I wrote a thing about the new album by A New International over on Is This Music?. It was a bit scrabbled together while I sat in the office late at night waiting for databases to propagate or somesuch. As such, a prime candidate for pseuds’ corner. That, however, should not dim the fact that the album ire pretty fucken wicked
As mentioned previously, I’ve got myself back on the old Cineworld Unlimited ticket. This means I get to use their numerous in-case-you-missed-it type showings to catch up with, well, the stuff I missed. This week it’s the Bafta winners ‘tour’.
Actually, I’m not certain I missed Christopher Nolan‘s Interstellar as just really couldn’t be arsed at the time. Nolan’s work has been a considerable case of diminishing returns for me. With his last – non-Batman – Inception convincing me he was nothing more than M Night Shyamalan with a bigger budget. In view of how much money his films keep making, he’s going to keep getting those budgets. And, pretty much a free-hand. This is not necessarily a good thing.
His latest, is a lunatic
Supposedly this has had physicists up the ying-yang advising on the theory. Like the inexorable Sunshine, this is no guarantee of quality. But, worse, seems to be an accepted excuse to throw the need for internal logic out the window. Add to that some serious pretensions to be 2001 and you’re left with a serious sackload of bollocks.
Plus points; yeah some. The cast are about as good as you can expect. They all give a pretty good stab at handling the mangled exposition that makes up most of the dialogue. Mackenzie Foy, the young girl that’s central to the plot (and who grows up to be Jessica Chastain) manages to give more dimensions (oh, how apt) to her character than most of the more experienced actors in here. (Again, not really their fault.)
Not usually a fan of Hans Zimmer. But, his soundtrack here is pretty awesome. Not a single original moment in it, but it’s pretty damn slamming.
Anne Hathaway‘s still pretty.
Erm, that’s about it. Within half an hour you’ll have taken a guess at where it’s going and dismissed it with the phrase “nah, there’s no way they’d do THAT“.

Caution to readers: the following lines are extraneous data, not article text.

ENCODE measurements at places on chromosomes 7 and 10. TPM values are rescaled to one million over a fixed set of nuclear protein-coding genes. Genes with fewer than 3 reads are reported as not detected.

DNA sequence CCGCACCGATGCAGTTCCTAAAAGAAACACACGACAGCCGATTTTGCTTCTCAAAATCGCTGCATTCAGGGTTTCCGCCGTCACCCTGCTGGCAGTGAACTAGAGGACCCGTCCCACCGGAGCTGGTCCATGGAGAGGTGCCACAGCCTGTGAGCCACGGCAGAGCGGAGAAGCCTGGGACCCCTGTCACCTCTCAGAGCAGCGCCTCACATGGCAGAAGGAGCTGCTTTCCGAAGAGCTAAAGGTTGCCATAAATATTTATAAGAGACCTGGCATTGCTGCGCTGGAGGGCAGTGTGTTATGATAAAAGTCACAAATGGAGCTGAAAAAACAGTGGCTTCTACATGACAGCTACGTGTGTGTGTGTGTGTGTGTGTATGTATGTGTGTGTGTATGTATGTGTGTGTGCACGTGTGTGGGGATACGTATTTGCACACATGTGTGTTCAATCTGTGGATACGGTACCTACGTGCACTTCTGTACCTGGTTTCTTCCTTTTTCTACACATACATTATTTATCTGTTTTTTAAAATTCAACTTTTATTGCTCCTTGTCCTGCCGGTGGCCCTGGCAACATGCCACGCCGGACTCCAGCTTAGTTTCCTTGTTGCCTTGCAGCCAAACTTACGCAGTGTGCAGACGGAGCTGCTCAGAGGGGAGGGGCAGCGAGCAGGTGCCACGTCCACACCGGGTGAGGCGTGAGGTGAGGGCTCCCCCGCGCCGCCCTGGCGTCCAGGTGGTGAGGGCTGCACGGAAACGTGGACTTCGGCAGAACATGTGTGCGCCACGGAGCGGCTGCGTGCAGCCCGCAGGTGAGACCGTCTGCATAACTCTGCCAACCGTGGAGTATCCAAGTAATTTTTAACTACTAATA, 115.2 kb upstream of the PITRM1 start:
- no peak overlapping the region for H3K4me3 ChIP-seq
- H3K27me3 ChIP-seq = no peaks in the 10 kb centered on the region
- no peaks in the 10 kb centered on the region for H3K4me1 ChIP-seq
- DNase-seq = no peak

Yes, the acting’s great. Not just Oscar shoo-in Eddie Redmayne. Felicity Jones does amazingly with very little. The film being based on her characters autobiography, does make her a little saintly. But, she still brings some depth to it.
Maxine Peake is in there too :)
Ultimately, though, this is a Sunday night TV drama. Albeit an enjoyable one.
There are many remarkable things about Whiplash:
The fact that it is (pretty much) the feature debut of writer/director Damien Chazelle. Directed with a stylish, yet understated hand. Just beautifully put together. There were technical problems at the showing we were at. As a result, we saw the opening 5 minutes or so about three times. The cut that introduces JK Simmons‘ band leader Terence Fletcher (everyone wants to be in his band) is just masterful. And, almost as cool as the pan up from Rick’s signature.
The fact that this is based on Chazelle’s own experiences (“based”). If we ignore the absolute horror of that, after the fact this might actually be the key to what makes the film so brilliant. It’s not just a portrayal of obsession or dedication; it’s an expression of what he personally experienced. And, a damn compelling one too.
Of course, there’s Simmons’ performance. Yup, cuddly, saggy faced, empathetic Dr Skoda killing all bets at the Oscars®, by turning in a terrifying portrayal which, though monstrous never becomes inhuman. He really is spectacular. Yet, never does he overshadow Miles Teller in the lead – as Andrew Neiman, the pompous little douche wanting to succeed in his band. The entire cast is handled brilliantly.
But mostly; it’s an action movie, just with drums not guns. Every time young Andrew picks up his sticks he is going into battle. There is a real sense of jeopardy for the character (which I believe all drama theory books will tell you is essential). There are drum solos in this film that will have you on the edge of your seat. Now, there’s a phrase I would never have even imagined, never mind imagined using it.
Here we go again…
I genuinely can’t tell you when I last saw Julian Cope live. But, I can tell you when I first did. It was at Teviot Row House in Edinburgh on or around the occasion of my 20th birthday. That’s a lot longer ago than anyone cares to remember. The glory days of pop stardom (even the second time around) were a distant memory even then, and he was smack-bang in the middle of what would prove to be the period of his greatest output (to date).
In the years since then, I’ve seen him in all shapes and guises. And, from the transcendent to the downright shockingly bad. But most, has been dude with guitar. And, as we all know familiarity often breeds contempt. If it hadn’t been some time, I’d probably have not bothered going to another solo show from him. Especially with the ludicrous ticket price on there. But, thank god I did. It severed to remind me why I’ve spent so much time and money on the smelly old hippy. The newer songs (including the unreleased Cunts Can Fuck Off – he always had a way with a title) aside, and current sartorial choices, this could’ve been any time. On top form both of singing voice and of bollocks talked, he did that thing he does and did it spectacularly. Maybe it’s just been a while. But, it was a very welcome meeting with an old friend. (Which incidentally also happened at the gig. Which it does at his shows.) And, Soul Desert nearly reduced me to tears. He was doing something right.
I intended to make sure I at least write about one album a month this year, if only to kick my own listening up the arse. So, for January, I’ll cheat and point you to my review of the new Phantom Band album on Is This Music?